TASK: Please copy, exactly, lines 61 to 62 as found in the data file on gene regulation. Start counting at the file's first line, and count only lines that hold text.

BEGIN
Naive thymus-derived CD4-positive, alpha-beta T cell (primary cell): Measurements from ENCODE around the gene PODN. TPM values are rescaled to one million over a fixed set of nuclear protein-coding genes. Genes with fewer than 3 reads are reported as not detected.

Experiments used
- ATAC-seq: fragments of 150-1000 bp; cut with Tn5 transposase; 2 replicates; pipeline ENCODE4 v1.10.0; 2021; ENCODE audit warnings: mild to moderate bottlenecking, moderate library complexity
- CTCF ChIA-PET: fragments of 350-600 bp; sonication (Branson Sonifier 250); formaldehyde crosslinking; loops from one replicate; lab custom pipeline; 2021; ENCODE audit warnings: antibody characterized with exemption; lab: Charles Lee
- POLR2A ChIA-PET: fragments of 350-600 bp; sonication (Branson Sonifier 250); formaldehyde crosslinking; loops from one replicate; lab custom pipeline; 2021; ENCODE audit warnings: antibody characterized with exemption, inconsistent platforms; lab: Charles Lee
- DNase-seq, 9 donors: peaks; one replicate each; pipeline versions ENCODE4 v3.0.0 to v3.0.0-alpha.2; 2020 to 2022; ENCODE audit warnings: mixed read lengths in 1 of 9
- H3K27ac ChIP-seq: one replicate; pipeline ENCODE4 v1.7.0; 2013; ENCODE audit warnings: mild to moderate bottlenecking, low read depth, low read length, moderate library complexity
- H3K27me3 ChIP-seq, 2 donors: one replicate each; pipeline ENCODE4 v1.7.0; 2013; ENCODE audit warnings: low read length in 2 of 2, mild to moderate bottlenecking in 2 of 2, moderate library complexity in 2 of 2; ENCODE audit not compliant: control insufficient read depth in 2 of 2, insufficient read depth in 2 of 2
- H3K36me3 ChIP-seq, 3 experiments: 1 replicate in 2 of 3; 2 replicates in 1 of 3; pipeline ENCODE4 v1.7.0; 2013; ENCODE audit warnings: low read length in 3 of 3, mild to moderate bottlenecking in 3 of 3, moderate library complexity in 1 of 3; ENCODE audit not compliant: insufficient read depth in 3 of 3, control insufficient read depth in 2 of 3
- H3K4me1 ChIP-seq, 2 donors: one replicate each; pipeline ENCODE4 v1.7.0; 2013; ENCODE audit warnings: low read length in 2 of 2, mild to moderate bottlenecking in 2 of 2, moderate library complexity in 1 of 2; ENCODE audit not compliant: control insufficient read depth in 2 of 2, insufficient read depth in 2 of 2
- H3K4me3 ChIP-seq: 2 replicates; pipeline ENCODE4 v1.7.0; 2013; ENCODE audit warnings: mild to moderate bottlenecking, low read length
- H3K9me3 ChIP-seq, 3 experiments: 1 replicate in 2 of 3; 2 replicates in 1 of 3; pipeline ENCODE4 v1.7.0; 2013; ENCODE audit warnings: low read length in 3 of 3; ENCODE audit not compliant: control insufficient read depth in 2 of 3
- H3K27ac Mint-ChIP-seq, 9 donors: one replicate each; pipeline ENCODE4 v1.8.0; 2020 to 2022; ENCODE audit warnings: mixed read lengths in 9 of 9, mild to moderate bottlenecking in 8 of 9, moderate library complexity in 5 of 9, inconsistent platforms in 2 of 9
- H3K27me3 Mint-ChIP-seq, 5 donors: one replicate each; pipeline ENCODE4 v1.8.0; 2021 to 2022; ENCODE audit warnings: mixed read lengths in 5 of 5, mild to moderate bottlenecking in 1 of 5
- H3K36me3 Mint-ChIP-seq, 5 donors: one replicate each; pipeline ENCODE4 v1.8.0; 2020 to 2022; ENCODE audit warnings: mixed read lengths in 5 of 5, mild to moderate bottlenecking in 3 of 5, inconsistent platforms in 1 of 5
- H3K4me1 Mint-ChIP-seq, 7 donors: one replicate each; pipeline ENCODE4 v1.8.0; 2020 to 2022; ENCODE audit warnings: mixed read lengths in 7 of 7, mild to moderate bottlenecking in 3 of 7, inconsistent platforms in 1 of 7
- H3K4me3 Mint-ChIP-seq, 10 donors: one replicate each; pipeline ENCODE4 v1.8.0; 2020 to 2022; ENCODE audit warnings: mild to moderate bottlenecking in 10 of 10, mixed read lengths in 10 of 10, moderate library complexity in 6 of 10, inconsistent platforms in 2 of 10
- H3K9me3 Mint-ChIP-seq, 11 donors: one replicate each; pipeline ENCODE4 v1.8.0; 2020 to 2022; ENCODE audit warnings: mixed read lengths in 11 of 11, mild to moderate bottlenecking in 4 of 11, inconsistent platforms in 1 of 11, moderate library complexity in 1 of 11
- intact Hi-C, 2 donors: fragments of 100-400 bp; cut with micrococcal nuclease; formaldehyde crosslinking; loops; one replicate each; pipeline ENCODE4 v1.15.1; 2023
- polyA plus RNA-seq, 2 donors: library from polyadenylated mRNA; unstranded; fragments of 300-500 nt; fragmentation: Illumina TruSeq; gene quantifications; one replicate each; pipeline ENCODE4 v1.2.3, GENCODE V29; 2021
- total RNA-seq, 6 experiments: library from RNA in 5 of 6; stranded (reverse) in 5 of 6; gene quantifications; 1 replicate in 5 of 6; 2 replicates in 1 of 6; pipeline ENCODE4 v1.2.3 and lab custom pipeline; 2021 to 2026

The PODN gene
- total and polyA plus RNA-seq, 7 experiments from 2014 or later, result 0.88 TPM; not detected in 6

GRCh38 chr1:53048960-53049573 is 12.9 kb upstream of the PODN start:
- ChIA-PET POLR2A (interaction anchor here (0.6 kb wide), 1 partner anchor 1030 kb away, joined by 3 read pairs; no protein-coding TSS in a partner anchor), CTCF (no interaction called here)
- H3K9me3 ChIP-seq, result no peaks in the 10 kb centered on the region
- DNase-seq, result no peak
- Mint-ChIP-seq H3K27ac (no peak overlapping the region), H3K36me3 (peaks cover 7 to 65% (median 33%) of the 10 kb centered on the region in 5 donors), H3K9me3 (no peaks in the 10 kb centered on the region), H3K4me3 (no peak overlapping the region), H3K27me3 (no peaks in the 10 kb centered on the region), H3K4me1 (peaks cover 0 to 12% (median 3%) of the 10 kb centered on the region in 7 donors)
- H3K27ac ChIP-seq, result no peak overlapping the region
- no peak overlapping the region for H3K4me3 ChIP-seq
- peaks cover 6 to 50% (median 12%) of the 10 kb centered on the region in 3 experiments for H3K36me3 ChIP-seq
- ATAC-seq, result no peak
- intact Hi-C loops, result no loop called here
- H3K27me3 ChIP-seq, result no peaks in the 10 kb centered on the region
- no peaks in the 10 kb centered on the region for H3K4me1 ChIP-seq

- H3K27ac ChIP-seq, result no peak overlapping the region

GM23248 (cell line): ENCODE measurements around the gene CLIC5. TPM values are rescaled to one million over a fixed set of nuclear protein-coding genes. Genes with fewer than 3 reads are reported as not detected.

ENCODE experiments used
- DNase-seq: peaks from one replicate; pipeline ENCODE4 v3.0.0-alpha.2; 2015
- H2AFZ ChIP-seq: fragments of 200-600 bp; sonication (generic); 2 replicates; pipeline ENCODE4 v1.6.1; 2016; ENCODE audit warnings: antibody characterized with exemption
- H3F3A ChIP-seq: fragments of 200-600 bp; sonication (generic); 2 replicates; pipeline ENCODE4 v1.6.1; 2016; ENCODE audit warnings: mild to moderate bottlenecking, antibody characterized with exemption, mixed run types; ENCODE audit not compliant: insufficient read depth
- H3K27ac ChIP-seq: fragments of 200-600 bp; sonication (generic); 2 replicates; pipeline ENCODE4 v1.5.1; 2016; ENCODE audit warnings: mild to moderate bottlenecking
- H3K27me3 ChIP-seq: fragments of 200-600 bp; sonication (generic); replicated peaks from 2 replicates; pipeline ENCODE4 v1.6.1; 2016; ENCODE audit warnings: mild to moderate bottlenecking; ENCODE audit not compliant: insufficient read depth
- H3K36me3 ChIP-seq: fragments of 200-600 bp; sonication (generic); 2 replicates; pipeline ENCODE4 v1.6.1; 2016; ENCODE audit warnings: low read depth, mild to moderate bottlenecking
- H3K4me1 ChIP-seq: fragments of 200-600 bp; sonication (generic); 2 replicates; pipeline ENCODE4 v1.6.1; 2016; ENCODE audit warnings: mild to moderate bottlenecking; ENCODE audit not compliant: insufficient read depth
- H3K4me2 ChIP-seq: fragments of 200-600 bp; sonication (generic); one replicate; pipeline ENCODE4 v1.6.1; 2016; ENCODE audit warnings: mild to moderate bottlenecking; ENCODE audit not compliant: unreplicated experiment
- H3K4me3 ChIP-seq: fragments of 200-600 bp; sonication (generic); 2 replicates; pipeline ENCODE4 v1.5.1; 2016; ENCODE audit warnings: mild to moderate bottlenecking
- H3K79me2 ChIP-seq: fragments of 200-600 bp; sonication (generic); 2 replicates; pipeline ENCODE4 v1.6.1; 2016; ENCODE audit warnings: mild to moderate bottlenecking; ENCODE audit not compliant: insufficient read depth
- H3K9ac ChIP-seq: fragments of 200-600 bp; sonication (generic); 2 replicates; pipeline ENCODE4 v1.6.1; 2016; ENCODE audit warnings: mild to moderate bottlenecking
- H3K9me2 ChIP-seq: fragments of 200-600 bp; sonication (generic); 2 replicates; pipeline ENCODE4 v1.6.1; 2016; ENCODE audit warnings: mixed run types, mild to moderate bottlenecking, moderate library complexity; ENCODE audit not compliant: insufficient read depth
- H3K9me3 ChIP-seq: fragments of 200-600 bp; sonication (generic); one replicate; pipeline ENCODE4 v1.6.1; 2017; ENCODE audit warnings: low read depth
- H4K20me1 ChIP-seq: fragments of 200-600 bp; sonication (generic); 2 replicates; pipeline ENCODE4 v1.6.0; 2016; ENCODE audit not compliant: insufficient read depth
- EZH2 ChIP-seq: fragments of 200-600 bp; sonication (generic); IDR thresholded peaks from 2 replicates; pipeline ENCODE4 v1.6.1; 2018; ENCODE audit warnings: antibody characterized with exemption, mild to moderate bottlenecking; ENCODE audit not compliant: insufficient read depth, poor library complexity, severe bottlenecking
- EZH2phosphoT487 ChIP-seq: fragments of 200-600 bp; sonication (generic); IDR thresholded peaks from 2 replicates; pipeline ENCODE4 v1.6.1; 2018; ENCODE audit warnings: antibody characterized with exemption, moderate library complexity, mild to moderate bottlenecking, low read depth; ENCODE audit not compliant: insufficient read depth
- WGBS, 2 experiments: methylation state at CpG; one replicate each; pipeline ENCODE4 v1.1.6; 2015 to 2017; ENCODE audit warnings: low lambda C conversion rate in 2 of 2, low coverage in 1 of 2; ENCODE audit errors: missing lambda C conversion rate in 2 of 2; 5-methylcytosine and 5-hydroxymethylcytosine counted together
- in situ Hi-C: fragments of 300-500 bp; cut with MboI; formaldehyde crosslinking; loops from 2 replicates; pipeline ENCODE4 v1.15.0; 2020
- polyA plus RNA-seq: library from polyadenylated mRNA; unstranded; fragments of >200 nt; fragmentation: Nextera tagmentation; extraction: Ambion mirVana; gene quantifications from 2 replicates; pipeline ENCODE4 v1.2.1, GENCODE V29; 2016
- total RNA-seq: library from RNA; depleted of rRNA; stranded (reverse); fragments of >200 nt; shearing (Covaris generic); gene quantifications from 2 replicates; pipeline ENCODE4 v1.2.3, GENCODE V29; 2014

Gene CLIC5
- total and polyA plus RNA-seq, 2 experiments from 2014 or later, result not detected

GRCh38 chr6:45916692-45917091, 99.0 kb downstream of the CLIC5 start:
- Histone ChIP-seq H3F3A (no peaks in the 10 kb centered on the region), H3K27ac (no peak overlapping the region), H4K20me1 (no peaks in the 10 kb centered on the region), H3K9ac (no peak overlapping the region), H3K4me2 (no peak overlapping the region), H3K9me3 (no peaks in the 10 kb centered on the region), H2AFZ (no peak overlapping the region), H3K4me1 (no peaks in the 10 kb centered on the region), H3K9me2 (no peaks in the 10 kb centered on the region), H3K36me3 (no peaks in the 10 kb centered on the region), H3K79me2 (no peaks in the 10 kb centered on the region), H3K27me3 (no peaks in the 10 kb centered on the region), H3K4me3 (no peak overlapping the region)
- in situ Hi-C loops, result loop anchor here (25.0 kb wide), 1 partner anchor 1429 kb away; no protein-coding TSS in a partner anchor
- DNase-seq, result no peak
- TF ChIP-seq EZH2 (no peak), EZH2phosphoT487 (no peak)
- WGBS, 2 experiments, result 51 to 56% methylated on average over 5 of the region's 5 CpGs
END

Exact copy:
GRCh38 chr6:45916692-45917091, 99.0 kb downstream of the CLIC5 start:
- Histone ChIP-seq H3F3A (no peaks in the 10 kb centered on the region), H3K27ac (no peak overlapping the region), H4K20me1 (no peaks in the 10 kb centered on the region), H3K9ac (no peak overlapping the region), H3K4me2 (no peak overlapping the region), H3K9me3 (no peaks in the 10 kb centered on the region), H2AFZ (no peak overlapping the region), H3K4me1 (no peaks in the 10 kb centered on the region), H3K9me2 (no peaks in the 10 kb centered on the region), H3K36me3 (no peaks in the 10 kb centered on the region), H3K79me2 (no peaks in the 10 kb centered on the region), H3K27me3 (no peaks in the 10 kb centered on the region), H3K4me3 (no peak overlapping the region)